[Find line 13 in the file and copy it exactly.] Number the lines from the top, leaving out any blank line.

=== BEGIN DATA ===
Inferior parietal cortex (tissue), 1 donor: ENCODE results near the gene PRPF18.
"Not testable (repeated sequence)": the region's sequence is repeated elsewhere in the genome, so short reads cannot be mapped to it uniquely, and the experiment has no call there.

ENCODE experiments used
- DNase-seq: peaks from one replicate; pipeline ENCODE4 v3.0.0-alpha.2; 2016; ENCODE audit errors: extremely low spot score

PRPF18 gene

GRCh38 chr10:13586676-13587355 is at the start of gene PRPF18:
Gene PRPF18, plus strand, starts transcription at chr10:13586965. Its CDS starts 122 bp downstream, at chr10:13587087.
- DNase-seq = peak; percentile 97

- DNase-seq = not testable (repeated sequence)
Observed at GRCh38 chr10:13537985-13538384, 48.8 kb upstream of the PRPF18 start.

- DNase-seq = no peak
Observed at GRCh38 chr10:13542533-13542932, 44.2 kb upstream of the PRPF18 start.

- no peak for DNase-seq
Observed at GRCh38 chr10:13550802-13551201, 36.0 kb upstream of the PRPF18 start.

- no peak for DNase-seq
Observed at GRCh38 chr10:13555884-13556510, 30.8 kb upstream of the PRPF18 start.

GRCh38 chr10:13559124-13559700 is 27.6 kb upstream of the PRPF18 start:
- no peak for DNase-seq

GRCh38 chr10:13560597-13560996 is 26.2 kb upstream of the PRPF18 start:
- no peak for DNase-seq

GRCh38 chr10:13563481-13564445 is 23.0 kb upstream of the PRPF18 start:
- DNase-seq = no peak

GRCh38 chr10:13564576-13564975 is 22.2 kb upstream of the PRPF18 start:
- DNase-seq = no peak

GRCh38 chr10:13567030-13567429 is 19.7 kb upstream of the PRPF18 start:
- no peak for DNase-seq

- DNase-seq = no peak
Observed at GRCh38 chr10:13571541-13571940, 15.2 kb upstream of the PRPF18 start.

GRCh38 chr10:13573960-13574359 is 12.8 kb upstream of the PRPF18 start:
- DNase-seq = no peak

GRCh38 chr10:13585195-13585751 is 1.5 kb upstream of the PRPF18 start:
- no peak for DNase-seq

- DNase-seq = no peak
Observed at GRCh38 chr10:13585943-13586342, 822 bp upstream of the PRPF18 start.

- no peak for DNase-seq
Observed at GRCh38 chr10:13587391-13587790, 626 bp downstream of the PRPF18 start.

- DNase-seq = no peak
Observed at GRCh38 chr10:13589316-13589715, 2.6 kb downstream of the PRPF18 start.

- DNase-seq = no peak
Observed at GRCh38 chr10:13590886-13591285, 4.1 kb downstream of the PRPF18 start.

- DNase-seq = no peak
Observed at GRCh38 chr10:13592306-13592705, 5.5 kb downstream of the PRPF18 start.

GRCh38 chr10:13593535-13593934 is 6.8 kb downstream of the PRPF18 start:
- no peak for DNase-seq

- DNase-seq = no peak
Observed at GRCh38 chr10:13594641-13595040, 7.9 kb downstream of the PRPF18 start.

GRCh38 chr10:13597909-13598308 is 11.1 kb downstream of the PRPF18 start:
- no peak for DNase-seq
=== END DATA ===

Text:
- no peak for DNase-seq